Mathematician Dan Rockmore, who, judging from all the bodybuilding and powerlifting in his essay in the New Yorker, must be a pretty “swole” for a mathematician—just Googled him, he’s not—uses exercise to spark ideas, as when he and his colleagues tackled a particular class of equations that describe waves:
We spent every day drawing on blackboards and chasing one wrong idea after another. After one afternoon spinning our wheels, I decided to take advantage of a beautiful day and threw on my running clothes. I had a regular route, which I varied by running it in reverse every other time. That day, I headed away from campus, on a tree-lined and leaf-filled ramble. As I crested the last hill, I saw it all at once: the key to modifying the algorithm we’d been puzzling over was to flip it around, to run it backward. My heart started racing as I pictured the computational elements strung out in the new, opposite order. I sprinted straight home to find a pencil and paper so that I could confirm it.
You’ve read about many similar eureka moments, tracing back to the original back in the 3rd century B.C., when Archimedes ran naked through the streets of Syracuse after a bath gave him the secret to calculating the density of an irregular object. (Syracuse in Sicily, of course. Running naked through Syracuse, New York, is entirely normal due to the proximity of the university and would never have made it into the history books.)
It’s a commonplace that insights arrive not when we’re actively grappling with a problem but afterward, when we’re lightly distracted: taking a walk, taking a bath. Reassured against the need for vigilance against external threats, the unconscious mind can relax and turn to the problem at hand. “All of a sudden,” you have a solution that your conscious mind could never have developed with a logical and linear approach alone.
But this narrative of creative problem-solving misses something crucial for writers: what happens next. This is where the parallels between many other forms of creativity and writing fall away. The real question for writers is less how to get ideas than what to do next. Meaning, in that moment. For a mathematician like Rockmore, a few sweaty minutes with a pencil can confirm his solution. Naturally, a proof must be written out, but the real work of locking the idea in is complete within a short timeframe.
For a writer, an “idea” might be the merest seed of a 5,000-word piece. Or something ten times that size. (Or something ten times that size.) Or, it might be the bare sketch of a character or plot outline or essay theme. For writers, it isn’t sufficient to simply have ideas. To capitalize on our insights, we have to rush new ideas into the operating room like a freshly donated heart and get to work NOW. Doing this successfully requires two things that are almost never readily available for most of us: uninterrupted time and the mental capacity for intense focus.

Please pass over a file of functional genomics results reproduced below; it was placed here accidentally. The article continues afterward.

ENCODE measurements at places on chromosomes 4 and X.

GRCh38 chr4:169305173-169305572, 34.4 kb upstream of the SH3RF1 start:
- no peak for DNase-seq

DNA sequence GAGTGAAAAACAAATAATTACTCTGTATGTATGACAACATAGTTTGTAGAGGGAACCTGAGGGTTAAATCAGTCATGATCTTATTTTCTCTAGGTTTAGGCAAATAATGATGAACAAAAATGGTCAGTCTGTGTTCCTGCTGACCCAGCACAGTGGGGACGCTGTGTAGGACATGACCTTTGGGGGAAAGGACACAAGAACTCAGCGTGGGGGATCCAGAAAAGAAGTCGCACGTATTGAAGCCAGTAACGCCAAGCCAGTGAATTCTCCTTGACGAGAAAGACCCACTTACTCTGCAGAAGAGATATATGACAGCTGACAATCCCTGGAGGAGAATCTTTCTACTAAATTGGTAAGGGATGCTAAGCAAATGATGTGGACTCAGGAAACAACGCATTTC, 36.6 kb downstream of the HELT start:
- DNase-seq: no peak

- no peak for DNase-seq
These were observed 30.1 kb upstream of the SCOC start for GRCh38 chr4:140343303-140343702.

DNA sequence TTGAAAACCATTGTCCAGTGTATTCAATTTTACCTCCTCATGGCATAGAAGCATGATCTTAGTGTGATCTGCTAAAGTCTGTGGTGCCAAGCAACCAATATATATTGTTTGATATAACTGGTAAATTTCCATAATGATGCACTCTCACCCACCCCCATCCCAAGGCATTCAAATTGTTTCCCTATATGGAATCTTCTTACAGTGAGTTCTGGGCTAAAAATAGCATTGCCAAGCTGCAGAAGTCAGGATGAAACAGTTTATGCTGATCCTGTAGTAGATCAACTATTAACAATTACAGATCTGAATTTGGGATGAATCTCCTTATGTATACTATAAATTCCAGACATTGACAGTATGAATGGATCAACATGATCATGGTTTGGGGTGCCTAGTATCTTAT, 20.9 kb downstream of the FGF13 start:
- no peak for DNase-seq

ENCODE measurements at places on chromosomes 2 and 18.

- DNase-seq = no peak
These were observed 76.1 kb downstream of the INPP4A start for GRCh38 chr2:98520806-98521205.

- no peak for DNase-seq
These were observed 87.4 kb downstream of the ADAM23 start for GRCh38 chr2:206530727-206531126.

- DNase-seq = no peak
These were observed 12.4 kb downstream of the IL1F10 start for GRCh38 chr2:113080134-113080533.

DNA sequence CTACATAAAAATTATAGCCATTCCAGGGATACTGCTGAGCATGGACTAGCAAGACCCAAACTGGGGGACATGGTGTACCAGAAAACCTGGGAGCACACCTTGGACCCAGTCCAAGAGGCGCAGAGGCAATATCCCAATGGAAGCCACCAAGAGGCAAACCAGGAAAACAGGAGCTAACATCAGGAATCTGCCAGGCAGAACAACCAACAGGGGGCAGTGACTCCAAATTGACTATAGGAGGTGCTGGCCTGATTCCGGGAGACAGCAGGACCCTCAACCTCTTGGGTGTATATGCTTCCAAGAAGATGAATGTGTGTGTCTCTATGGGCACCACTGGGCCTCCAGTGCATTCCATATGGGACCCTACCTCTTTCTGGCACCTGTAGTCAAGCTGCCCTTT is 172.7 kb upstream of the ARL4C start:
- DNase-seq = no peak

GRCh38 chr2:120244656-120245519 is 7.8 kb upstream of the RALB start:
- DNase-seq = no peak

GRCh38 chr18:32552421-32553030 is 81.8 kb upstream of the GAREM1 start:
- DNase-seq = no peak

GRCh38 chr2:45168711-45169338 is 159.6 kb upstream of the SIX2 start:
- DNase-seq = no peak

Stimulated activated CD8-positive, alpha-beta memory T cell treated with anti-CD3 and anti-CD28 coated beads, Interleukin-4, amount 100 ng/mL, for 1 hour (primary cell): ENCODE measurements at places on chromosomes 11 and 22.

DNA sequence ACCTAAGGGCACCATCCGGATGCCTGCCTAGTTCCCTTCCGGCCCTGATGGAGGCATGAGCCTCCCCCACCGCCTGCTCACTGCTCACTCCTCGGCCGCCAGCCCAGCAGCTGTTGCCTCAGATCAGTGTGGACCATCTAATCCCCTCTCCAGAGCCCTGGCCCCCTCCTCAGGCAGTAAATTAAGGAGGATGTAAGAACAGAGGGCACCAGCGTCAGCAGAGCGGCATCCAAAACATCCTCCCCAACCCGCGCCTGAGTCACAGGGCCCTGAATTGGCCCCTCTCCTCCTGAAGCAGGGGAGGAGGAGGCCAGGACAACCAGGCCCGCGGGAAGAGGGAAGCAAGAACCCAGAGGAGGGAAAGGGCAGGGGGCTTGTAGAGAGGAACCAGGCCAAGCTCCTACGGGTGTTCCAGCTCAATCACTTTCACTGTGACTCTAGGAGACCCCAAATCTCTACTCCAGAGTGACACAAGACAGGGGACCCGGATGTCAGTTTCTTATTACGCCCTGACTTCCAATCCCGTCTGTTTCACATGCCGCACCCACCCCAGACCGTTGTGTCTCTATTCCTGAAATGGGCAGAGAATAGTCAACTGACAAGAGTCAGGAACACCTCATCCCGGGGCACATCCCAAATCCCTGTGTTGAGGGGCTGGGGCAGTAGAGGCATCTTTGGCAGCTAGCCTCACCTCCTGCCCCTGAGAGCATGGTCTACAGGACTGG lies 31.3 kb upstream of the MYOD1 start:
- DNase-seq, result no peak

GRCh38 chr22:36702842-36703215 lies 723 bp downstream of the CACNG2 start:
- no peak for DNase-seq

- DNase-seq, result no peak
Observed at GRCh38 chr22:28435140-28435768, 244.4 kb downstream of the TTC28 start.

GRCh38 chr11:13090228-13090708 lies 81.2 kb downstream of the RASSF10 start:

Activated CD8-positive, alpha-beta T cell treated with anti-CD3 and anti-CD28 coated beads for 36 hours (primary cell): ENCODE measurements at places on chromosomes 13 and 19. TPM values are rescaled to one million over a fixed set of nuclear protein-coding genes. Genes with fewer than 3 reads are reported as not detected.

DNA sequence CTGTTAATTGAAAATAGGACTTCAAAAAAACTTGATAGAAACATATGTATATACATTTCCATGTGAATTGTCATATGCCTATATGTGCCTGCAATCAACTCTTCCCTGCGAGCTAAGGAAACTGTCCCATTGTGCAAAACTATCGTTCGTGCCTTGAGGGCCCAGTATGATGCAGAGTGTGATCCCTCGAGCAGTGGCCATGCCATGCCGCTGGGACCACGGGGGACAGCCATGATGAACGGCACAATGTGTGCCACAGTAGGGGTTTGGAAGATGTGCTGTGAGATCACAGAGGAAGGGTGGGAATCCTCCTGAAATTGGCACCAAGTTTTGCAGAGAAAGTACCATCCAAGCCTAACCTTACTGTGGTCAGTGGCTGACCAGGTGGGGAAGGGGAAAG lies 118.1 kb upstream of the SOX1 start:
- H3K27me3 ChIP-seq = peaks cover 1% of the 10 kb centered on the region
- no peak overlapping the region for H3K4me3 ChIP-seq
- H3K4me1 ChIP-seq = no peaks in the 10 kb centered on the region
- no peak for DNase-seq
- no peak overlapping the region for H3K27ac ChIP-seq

Carving out an hour or more to work through an exciting idea on the page is hard enough for anyone over the age of twenty. But even if we can claim the time, we rarely have the necessary mental acuity to stick the landing. In the moment, it often seems impossible to summon the necessary focus to execute on the simmering idea, to pick up and hold all the details of a complex piece of prose in the mind at once, rearrange them, and then put them back down in words again. At some times of day, the feat staggers the synapses, and the promising idea is set aside. By the time the necessary focus returns, we’ve lost all sense of what sparked our excitement in the first place. (“Like flaming globes, Sigmund!“)
To cross this gap, a truly stupendous percentage of great authors have used drugs. As Mason Currey writes in a recent newsletter, Anthony Burgess cranked out some of his novels in a matter of weeks, but only through a daily regimen of nicotine (80 cigarettes), caffeine (strong tea), alcohol (gin), and amphetamines (3 tablets of Dexedrine). Sure, Ayn Rand could crank out a 60-page monologue to close out a book in her sleep, but she wasn’t asleep because she was actually using amphetamineslotsandlotsofamphetamines…
Mathematicians like speed, too, of course. As Rockmore mentions in his essay, Paul Erdős lived on the stuff. (More like methematician, amirite? Heh heh.) But writers are a special case. I don’t think a mathematical notion goes stale the way our ideas can when left untended. Writers feel intense pressure to capitalize on a eureka moment or lose it for good. You can see why people turn to caffeine and—when that doesn’t work quickly or powerfully enough—more intense forms of stimulation.
Assuming you haven’t stopped reading this essay to go browse the Dark Web, what’s the alternative? Judging from the writers without serious drug addictions, it comes down to habits. A fixed routine trains the brain to deliver its insights on a schedule. For me and many other writers—including David Duchovny, apparently—that means reviewing the work the night before to prime the unconscious mind and then getting to work before reading email or otherwise letting that accumulated energy dissipate.
This way, if any ideas do arrive on your morning jog or during your shower, they strike at a moment of peak alertness and cognitive agility. For best results, you can enhance this period of intense concentration with caffeine, noise-canceling headphones, aromatherapy, binaural beats—whatever works. Hell, chew your damn coffee like Balzac if you must. Anything to avoid the amphetamine-related risks of teeth grinding, erectile dysfunction, and total war. It probably isn’t worth it, even for a really, really awesome newsletter.